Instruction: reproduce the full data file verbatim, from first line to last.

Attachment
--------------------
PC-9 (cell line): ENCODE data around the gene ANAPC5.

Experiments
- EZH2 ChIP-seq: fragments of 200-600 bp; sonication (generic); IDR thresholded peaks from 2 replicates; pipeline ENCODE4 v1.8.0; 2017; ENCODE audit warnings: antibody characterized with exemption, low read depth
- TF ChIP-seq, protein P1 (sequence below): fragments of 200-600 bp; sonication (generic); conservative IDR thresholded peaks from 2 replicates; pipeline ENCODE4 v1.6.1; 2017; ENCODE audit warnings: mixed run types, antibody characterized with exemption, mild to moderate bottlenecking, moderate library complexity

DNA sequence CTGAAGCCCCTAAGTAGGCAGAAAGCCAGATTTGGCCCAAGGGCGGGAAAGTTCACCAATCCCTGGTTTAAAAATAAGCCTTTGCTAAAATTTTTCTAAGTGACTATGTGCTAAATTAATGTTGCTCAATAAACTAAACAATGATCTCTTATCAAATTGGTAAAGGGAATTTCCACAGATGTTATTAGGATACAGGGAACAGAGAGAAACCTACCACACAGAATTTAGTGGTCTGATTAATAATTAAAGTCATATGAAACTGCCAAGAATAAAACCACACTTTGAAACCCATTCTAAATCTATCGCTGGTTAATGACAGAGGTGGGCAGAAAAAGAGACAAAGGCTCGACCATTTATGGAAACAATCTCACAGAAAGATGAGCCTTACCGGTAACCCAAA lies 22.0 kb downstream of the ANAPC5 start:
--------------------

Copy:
PC-9 (cell line): ENCODE data around the gene ANAPC5.

Experiments
- EZH2 ChIP-seq: fragments of 200-600 bp; sonication (generic); IDR thresholded peaks from 2 replicates; pipeline ENCODE4 v1.8.0; 2017; ENCODE audit warnings: antibody characterized with exemption, low read depth
- TF ChIP-seq, protein P1 (sequence below): fragments of 200-600 bp; sonication (generic); conservative IDR thresholded peaks from 2 replicates; pipeline ENCODE4 v1.6.1; 2017; ENCODE audit warnings: mixed run types, antibody characterized with exemption, mild to moderate bottlenecking, moderate library complexity

DNA sequence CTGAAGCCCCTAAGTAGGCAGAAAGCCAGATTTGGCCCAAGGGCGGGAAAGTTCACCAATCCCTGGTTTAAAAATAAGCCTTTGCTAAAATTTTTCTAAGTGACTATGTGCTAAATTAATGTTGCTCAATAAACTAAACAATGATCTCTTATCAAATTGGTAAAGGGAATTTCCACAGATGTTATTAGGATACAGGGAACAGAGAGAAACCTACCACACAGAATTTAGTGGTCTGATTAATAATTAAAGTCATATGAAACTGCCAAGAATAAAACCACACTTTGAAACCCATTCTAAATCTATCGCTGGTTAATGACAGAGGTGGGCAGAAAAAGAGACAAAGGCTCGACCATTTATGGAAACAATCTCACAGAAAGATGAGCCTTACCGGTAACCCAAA lies 22.0 kb downstream of the ANAPC5 start: